Planting Bed Management
- The college has several planting beds around campus that enhance the beauty of the grounds through the use of varying plant color and plant height.
- We buy bedding plants from local growers using site specific plants and shrubs.
- The use of perennials and grasses that need reduced care and water, mulching with native hardwood bark, and subsurface and drip irrigation are standard practices on campus.
Turf and Soil Management
The Grounds Department employs many environmentally sound turf management practices:
- Staff does not bag clippings from mowing.
- All mowing is at 2 1/2 to 3 inches in height.
- We use spot spraying for weeds as opposed to total coverage spraying.
- Staff mulches 100% of leaves into the turf and only removes leaves when necessary to protect the turf.
- There is a reduced mowing frequency on lower priority sites.
- We utilize integrated pest management practices.
- Much of our mowing equipment uses alternative fuel sources (bio-diese and electric.)
- We use grass seed instead of new sod where practical in new or bare areas.
- Cultural care waste from pruning and bed clean up is collected for composting.
- Grass clippings from the athletic fields are composted on site.
- We purchase locally composted soil, take soil tests twice a year, use organic fertilizers when possible, and use organic pest control products.
- We use water management software and monitoring systems for irrigation and we employ a full time irrigation technician to monitor and repair the programmable systems and the thousands of sprinkler heads around campus.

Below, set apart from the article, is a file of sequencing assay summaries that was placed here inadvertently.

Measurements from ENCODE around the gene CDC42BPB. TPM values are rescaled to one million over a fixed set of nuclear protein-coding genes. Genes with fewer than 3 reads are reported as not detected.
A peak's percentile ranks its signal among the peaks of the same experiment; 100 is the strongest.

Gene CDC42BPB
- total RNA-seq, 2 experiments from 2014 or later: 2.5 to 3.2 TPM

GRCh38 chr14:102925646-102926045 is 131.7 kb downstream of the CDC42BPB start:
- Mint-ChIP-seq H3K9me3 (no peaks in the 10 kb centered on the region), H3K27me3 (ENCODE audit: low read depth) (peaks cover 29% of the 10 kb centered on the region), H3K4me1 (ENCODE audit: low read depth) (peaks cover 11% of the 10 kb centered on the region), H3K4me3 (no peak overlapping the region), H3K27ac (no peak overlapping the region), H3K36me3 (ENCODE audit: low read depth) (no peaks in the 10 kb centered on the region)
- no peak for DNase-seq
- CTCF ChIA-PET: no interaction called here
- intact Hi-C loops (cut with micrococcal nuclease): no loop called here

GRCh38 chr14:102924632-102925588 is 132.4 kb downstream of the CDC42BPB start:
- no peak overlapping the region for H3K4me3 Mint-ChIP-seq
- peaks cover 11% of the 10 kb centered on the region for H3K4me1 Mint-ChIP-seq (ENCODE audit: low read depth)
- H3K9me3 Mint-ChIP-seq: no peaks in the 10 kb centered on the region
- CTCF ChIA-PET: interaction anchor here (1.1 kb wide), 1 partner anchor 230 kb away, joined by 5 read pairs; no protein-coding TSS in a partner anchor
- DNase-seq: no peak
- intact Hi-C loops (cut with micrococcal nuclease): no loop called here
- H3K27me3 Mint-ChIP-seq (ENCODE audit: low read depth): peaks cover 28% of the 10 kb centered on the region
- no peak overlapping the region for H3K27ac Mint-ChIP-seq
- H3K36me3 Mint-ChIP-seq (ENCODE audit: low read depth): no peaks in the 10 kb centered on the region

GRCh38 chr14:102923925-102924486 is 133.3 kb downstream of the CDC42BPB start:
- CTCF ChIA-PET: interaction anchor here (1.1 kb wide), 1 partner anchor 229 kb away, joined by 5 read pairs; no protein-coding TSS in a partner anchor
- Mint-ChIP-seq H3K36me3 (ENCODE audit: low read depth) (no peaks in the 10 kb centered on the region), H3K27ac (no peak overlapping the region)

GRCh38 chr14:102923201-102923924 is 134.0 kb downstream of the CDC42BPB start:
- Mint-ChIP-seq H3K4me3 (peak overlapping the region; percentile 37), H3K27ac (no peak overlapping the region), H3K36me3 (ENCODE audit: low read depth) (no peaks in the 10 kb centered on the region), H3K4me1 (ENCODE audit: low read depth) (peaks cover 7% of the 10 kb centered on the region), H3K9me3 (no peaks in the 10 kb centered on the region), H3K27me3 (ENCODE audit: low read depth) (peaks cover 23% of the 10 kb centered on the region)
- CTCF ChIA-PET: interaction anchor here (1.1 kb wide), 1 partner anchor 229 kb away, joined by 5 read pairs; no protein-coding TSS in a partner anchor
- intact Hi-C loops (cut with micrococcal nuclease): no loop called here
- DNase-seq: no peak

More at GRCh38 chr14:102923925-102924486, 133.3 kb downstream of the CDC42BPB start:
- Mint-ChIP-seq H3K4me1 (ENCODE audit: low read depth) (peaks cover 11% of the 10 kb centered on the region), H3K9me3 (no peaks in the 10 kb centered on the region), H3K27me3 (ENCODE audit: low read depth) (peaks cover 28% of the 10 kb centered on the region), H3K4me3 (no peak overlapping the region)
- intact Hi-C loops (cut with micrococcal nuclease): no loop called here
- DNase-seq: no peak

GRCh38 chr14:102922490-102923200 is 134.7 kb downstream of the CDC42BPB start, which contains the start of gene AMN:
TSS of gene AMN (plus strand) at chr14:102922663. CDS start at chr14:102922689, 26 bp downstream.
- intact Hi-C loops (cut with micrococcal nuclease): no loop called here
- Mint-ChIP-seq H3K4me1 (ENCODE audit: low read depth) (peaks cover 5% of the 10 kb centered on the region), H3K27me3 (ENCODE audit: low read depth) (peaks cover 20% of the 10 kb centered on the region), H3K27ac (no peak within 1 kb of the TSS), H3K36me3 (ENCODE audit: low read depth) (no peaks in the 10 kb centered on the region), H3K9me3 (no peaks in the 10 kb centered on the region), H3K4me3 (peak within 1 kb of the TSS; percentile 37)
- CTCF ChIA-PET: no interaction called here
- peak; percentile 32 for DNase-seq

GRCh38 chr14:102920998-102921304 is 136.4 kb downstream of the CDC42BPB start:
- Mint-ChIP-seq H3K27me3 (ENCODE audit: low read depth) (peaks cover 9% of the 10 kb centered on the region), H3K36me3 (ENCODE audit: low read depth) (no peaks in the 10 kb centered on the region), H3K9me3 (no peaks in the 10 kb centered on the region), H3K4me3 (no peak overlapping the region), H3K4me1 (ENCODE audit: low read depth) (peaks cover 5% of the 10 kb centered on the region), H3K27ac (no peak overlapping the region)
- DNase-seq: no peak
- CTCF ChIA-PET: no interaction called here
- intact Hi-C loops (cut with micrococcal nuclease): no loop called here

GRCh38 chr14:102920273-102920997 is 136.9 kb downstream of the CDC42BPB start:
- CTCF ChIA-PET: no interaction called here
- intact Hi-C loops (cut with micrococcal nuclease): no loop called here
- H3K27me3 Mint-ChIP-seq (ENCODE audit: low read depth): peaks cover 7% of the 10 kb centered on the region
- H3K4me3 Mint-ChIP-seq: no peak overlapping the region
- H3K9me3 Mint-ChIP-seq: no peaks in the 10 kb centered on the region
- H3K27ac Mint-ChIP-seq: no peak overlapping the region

- The Grounds department worked with the Holland Board of Public Works (HPBW) to install a gray water irrigation line for use in our core campus. This will allow HBPW to reduce the level of filtration for water designated for irrigation only. The HBPW has the gray water project in its master plan for its water treatment plant.
- The college replaces its trees through purchase and contract growing with local tree farmers.
- Grounds staff use water bags for the first year and during high stress times.
- We install bubbler zones (that can be eliminated after plant establishment) for new plantings.
- Some other techniques we use include structural pruning, site specific plant placement, using trees that produce feed stock for birds and provide cover for nesting birds, planting at a spacing that provides for future natural development of the tree’s full size potential, placement that allows for a building’s shading or sun exposure, and planting native and zone hardy species.
- We support campus and local community environmental awareness education activities through tree planting ceremonies on Earth Day and Arbor Day.